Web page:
What does this mean? Perhaps that these spying charges are part of a power struggle within the Bush administration over Iran policy...

Chalmers Roberts' Life and Death Decision

Long-time Washington Post Correspondent Chalmers Roberts reflects on why he decided not to have a major operation. From The Washington Post:

"I could be dead when you read this. But I thought it might be worthwhile to put down my thoughts about how I decided to skip a lifesaving heart operation. I am a 93-year-old man with congestive heart failure. The operation I'm skipping would replace a heart valve that has given up on me with a new pig's valve..."

Friday, August 27, 2004

Happy Birthday Instapundit

And he's stopping blogging because of it:

"IT'S MY BIRTHDAY, which means no more blogging today unless something rather major happens. If you're bored tonight, check out the InstaWife's TV show Snapped on the Oxygen Channel. If you happen to be a Nielsen family, please invite several dozen of your friends to watch with you. . . ."

Do Americans Cover Up Terrorist Acts Better Than Russians?

Canada's National Post says American Airlines Flight 587 was a victim of terrorism, although the US denies it:

"'In discussions, Abu Abdelrahman mentioned AL QAIDA was responsible for the assassination of Massoud, the Northern Alliance leader,' the report says. 'According to the source, Abu Abdelrahman added that the 12 November 2001 plane crash (btb American Airlines flight 587) in Queens, New York was not an accident as reported in the press but was actually an AL QAIDA operation."

Saving Strauss from the Straussians

Thomas G. West argues that Washington neo-conservatives are not true Straussians:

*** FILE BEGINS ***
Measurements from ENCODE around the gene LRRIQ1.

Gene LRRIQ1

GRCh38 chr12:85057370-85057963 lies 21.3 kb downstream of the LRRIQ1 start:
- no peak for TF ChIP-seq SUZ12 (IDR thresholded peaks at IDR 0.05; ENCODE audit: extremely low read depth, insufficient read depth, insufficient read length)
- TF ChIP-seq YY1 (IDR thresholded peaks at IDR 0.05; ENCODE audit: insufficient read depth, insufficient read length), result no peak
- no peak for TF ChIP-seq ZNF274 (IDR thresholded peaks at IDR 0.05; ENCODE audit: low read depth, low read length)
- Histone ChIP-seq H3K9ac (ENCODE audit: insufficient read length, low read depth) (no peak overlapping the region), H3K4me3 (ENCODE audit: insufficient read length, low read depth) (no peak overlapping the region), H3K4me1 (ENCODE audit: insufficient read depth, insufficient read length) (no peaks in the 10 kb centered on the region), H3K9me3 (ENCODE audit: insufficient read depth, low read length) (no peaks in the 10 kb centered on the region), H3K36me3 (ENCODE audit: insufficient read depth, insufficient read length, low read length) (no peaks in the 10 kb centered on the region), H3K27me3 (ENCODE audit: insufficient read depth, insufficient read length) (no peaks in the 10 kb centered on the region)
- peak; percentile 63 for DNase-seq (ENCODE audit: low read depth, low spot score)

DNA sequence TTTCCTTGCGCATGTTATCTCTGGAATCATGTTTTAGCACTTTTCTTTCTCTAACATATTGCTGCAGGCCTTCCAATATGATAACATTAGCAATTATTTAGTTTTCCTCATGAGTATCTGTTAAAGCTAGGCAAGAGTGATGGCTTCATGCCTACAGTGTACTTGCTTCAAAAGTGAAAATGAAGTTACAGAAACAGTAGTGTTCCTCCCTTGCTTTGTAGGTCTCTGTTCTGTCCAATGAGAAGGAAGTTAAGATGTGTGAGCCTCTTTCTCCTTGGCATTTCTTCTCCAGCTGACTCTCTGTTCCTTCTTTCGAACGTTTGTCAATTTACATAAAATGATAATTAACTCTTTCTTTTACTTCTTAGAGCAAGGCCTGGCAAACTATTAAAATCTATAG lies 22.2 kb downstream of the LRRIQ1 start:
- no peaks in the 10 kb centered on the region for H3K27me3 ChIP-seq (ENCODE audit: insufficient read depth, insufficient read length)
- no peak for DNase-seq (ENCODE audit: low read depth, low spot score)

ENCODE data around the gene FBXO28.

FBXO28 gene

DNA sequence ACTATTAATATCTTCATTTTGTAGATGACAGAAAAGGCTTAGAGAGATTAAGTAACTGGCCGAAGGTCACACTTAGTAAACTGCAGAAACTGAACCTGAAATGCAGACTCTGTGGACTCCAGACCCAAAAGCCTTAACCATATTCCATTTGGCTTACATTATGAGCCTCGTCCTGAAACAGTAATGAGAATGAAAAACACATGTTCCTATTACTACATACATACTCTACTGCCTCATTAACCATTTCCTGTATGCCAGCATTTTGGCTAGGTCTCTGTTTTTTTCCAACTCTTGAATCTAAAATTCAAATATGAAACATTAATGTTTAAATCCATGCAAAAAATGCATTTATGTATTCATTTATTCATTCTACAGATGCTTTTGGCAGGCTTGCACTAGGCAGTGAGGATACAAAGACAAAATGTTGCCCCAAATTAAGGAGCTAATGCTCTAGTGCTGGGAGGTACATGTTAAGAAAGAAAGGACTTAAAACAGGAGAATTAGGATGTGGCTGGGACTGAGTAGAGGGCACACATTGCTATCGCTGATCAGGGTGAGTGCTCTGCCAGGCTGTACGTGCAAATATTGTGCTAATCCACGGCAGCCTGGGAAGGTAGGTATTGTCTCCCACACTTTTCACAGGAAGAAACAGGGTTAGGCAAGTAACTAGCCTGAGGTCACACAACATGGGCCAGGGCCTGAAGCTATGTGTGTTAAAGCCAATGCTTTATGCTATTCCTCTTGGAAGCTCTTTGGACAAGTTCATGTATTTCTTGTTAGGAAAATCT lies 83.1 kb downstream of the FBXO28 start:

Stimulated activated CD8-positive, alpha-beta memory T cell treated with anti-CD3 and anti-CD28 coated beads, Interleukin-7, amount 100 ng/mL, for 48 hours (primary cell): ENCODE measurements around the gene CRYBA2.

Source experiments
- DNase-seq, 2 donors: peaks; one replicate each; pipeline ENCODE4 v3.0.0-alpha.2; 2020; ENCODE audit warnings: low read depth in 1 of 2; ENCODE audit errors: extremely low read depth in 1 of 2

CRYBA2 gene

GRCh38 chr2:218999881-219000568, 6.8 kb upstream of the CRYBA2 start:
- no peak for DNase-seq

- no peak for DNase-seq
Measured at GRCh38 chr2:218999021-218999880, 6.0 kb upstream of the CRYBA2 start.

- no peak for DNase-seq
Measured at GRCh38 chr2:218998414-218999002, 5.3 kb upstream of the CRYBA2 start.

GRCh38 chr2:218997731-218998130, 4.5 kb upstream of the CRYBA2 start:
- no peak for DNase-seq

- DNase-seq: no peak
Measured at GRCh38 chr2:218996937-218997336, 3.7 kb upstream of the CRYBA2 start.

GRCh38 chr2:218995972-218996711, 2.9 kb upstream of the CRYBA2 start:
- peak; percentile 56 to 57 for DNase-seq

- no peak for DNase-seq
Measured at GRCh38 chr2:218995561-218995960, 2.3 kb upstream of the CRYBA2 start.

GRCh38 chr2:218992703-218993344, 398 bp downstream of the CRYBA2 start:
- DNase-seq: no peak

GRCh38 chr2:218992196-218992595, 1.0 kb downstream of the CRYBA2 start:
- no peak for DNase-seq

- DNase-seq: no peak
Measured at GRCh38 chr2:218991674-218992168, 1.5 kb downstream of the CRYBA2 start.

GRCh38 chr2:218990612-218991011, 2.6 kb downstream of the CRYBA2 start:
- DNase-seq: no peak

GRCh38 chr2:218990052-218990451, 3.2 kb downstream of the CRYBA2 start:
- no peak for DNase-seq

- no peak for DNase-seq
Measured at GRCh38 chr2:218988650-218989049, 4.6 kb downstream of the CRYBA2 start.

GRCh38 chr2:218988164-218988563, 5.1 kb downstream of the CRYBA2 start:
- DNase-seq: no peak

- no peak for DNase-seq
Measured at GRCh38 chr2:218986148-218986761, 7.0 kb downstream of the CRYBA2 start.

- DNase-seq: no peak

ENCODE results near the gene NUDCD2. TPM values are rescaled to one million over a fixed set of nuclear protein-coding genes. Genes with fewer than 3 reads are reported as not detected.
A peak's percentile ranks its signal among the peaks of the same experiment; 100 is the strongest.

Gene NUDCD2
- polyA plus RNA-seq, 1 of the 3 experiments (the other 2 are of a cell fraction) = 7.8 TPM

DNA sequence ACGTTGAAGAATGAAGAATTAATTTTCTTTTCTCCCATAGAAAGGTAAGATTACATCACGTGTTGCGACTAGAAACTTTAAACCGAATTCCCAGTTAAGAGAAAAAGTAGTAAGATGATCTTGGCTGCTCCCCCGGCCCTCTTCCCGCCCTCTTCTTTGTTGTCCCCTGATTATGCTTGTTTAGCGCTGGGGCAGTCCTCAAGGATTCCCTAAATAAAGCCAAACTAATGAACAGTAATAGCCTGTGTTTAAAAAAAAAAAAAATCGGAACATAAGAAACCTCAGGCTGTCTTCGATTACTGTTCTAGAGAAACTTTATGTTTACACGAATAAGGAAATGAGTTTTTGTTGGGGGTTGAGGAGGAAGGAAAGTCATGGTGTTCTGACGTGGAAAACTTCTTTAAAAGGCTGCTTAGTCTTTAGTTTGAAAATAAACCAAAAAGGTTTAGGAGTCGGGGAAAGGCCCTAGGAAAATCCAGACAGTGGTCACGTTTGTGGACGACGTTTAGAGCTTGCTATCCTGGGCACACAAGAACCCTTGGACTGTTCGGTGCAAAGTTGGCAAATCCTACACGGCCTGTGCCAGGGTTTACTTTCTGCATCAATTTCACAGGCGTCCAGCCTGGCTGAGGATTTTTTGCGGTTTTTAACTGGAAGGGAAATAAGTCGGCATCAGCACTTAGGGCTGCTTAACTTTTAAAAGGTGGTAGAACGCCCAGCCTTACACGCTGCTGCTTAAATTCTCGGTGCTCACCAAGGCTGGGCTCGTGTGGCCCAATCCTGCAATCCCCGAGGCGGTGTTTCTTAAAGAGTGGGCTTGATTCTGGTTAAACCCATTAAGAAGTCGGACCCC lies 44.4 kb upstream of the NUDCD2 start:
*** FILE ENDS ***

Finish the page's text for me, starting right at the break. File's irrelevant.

"Quite a few of President Bush's critics maintain that since some prominent members of the administration and their defenders are known to be former students of Leo Strauss or of Straussians, one can trace Bush's foreign policy to Strauss's political ideas. Straussians in Washington tend to be neoconservatives, and, in foreign policy, prominent neocons like William Kristol and Robert Kagan advocate a policy of 'benevolent hegemony.' In their argument, a benign American imperialism is justified for two reasons. First, it provides security against foreign attack; that is, it delivers 'strategic benefits.' But their real enthusiasm is reserved for its second purpose, which is democratic reform of the rest of the world. That stance, they argue, not only serves American interest; it is a moral imperative. The policy of benevolent hegemony will 'relish the opportunity for national engagement, embrace the possibility of national greatness, and restore a sense of the heroic.' Kristol and Kagan also argue that their view is supported by the principles of the American founding: 'For conservatives to preach the importance of upholding the core elements of the Western tradition at home, but to profess indifference to the fate of American principles abroad, is an inconsistency that cannot help but gnaw at the heart of conservatism.' My impression as an outside observer is that Straussian influence in the administration has been grossly exaggerated. But let us assume for discussion's sake that it is strong. Since Strauss has been wildly accused of everything from being an admirer of Hitler to being a devotee of Wilsonian progressivism, I think it high time to clarify Strauss's understanding of foreign policy. I shall argue that although there is some common ground, Strauss's overall approach is quite different from that of Kristol, Kagan, and other prominent neoconservatives in and out of the administration."